Meet the Tauranga woman who turned her backpackers into safe emergency housing for whānau

A Tauranga woman has turned her backpackers into a safe place for whānau to call home.

After COVID-19 destroyed Memphis Robson-Frentz's backpacker business, she set out to create emergency housing with a difference.

Aroha House is a safe place that focuses on well-being to give whānau with children a roof over their heads.

There is 24-hour security and a strict no drug and alcohol policy.

"I think the difference between us and other spaces doing emergency housing is we are communal. We have a family per room but they are sharing the facilities and having to engage with each other," Robson-Frentz told The Project.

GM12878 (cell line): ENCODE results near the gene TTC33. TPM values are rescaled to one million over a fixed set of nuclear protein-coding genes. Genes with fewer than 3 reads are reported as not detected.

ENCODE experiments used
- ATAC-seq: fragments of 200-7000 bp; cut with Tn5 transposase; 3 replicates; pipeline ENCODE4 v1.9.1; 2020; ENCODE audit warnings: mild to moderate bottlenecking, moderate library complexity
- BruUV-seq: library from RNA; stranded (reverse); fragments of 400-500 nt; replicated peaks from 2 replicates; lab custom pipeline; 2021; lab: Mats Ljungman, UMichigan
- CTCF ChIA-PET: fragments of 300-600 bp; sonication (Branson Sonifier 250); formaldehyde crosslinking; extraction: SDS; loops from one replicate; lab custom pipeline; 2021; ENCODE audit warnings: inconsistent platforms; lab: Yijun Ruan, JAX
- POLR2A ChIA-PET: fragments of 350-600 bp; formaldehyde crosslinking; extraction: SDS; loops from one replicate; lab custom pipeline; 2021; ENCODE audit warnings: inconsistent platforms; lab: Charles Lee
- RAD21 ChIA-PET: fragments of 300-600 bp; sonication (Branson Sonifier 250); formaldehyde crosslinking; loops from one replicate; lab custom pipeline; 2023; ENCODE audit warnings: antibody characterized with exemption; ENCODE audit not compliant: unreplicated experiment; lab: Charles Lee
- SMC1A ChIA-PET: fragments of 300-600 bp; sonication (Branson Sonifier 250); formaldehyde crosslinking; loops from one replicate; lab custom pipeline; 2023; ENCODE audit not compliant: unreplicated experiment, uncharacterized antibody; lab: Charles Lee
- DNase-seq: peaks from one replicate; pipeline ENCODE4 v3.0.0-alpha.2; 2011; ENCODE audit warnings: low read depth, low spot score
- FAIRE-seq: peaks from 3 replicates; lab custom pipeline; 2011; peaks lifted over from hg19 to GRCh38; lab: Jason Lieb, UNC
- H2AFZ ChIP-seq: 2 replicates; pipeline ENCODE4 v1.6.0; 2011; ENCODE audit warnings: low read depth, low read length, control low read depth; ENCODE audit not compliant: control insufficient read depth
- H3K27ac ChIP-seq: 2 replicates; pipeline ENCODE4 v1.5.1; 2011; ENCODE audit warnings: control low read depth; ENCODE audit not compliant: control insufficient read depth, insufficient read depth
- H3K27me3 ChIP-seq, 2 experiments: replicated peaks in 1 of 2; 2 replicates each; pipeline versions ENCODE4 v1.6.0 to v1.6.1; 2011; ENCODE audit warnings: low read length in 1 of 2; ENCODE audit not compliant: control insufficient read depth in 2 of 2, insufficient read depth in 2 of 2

The demand is huge, with around 50 families coming and going in 18 months.

Robson-Frentz said there are whānau who don't have very good backstories at the home, including families with gang affiliations, drug addiction, mental health problems or had their houses sold out from under them and have nowhere to go.

"I've never seen homelessness like this," Robson-Frentz said. "You've got families living in tents and cars, and I'm talking not one or two but dozens."

Two years on and the tourists may be heading back, but Aroha House is staying on its new path.

"I'm big-hearted… When they start trusting to tell you their story, and some of those stories have been horrific, I can't go back to tourism," Robson-Frentz said. "I have to have some kind of positive influence in these people's lives somehow, some way."

Watch the full interview with Memphis Robson-Frentz above.